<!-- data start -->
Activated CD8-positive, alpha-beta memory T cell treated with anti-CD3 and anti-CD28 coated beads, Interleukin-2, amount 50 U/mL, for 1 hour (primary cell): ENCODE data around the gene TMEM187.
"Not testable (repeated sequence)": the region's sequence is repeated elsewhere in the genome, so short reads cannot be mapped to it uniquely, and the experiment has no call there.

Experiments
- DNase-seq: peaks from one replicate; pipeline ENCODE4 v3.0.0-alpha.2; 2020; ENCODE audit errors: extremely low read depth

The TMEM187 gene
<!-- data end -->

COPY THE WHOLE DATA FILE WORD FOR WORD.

Activated CD8-positive, alpha-beta memory T cell treated with anti-CD3 and anti-CD28 coated beads, Interleukin-2, amount 50 U/mL, for 1 hour (primary cell): ENCODE data around the gene TMEM187.
"Not testable (repeated sequence)": the region's sequence is repeated elsewhere in the genome, so short reads cannot be mapped to it uniquely, and the experiment has no call there.

Experiments
- DNase-seq: peaks from one replicate; pipeline ENCODE4 v3.0.0-alpha.2; 2020; ENCODE audit errors: extremely low read depth

The TMEM187 gene